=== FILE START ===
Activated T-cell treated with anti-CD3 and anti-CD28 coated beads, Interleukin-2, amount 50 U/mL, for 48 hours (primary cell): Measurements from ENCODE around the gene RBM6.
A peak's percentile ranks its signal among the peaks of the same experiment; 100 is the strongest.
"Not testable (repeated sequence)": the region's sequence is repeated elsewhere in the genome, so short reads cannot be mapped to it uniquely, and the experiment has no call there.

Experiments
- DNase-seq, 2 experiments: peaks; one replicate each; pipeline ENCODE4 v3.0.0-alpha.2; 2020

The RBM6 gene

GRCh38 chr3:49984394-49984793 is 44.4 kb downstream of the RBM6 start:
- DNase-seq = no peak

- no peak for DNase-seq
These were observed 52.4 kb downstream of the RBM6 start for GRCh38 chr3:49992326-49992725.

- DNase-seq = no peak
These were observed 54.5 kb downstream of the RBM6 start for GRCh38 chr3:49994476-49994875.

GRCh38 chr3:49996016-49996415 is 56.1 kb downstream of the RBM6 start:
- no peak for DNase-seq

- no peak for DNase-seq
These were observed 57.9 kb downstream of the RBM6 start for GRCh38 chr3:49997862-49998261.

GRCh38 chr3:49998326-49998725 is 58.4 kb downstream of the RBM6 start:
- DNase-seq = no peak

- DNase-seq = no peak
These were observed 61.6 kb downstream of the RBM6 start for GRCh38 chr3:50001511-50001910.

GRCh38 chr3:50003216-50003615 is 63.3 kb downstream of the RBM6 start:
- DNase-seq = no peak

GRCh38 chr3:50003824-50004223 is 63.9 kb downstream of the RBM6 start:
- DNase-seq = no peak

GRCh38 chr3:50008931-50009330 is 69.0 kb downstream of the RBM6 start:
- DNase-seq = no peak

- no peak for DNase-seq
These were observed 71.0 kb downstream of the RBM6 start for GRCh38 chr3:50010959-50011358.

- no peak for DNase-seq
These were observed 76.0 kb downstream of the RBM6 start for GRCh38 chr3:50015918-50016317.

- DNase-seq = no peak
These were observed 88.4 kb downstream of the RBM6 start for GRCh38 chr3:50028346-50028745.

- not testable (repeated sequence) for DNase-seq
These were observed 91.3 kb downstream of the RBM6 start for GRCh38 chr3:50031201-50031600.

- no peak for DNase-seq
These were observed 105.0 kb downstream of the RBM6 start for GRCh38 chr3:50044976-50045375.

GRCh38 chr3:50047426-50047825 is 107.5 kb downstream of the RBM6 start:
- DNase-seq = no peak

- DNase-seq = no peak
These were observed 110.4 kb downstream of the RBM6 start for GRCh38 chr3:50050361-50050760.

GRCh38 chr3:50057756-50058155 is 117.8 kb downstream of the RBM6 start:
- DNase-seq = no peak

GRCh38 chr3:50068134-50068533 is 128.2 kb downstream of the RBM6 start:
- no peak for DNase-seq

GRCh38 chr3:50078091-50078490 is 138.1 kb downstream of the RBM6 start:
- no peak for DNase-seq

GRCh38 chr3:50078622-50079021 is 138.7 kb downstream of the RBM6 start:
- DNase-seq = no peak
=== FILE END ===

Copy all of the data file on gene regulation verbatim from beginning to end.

Activated T-cell treated with anti-CD3 and anti-CD28 coated beads, Interleukin-2, amount 50 U/mL, for 48 hours (primary cell): Measurements from ENCODE around the gene RBM6.
A peak's percentile ranks its signal among the peaks of the same experiment; 100 is the strongest.
"Not testable (repeated sequence)": the region's sequence is repeated elsewhere in the genome, so short reads cannot be mapped to it uniquely, and the experiment has no call there.

Experiments
- DNase-seq, 2 experiments: peaks; one replicate each; pipeline ENCODE4 v3.0.0-alpha.2; 2020

The RBM6 gene

GRCh38 chr3:49984394-49984793 is 44.4 kb downstream of the RBM6 start:
- DNase-seq = no peak

- no peak for DNase-seq
These were observed 52.4 kb downstream of the RBM6 start for GRCh38 chr3:49992326-49992725.

- DNase-seq = no peak
These were observed 54.5 kb downstream of the RBM6 start for GRCh38 chr3:49994476-49994875.

GRCh38 chr3:49996016-49996415 is 56.1 kb downstream of the RBM6 start:
- no peak for DNase-seq

- no peak for DNase-seq
These were observed 57.9 kb downstream of the RBM6 start for GRCh38 chr3:49997862-49998261.

GRCh38 chr3:49998326-49998725 is 58.4 kb downstream of the RBM6 start:
- DNase-seq = no peak

- DNase-seq = no peak
These were observed 61.6 kb downstream of the RBM6 start for GRCh38 chr3:50001511-50001910.

GRCh38 chr3:50003216-50003615 is 63.3 kb downstream of the RBM6 start:
- DNase-seq = no peak

GRCh38 chr3:50003824-50004223 is 63.9 kb downstream of the RBM6 start:
- DNase-seq = no peak

GRCh38 chr3:50008931-50009330 is 69.0 kb downstream of the RBM6 start:
- DNase-seq = no peak

- no peak for DNase-seq
These were observed 71.0 kb downstream of the RBM6 start for GRCh38 chr3:50010959-50011358.

- no peak for DNase-seq
These were observed 76.0 kb downstream of the RBM6 start for GRCh38 chr3:50015918-50016317.

- DNase-seq = no peak
These were observed 88.4 kb downstream of the RBM6 start for GRCh38 chr3:50028346-50028745.

- not testable (repeated sequence) for DNase-seq
These were observed 91.3 kb downstream of the RBM6 start for GRCh38 chr3:50031201-50031600.

- no peak for DNase-seq
These were observed 105.0 kb downstream of the RBM6 start for GRCh38 chr3:50044976-50045375.

GRCh38 chr3:50047426-50047825 is 107.5 kb downstream of the RBM6 start:
- DNase-seq = no peak

- DNase-seq = no peak
These were observed 110.4 kb downstream of the RBM6 start for GRCh38 chr3:50050361-50050760.

GRCh38 chr3:50057756-50058155 is 117.8 kb downstream of the RBM6 start:
- DNase-seq = no peak

GRCh38 chr3:50068134-50068533 is 128.2 kb downstream of the RBM6 start:
- no peak for DNase-seq

GRCh38 chr3:50078091-50078490 is 138.1 kb downstream of the RBM6 start:
- no peak for DNase-seq

GRCh38 chr3:50078622-50079021 is 138.7 kb downstream of the RBM6 start:
- DNase-seq = no peak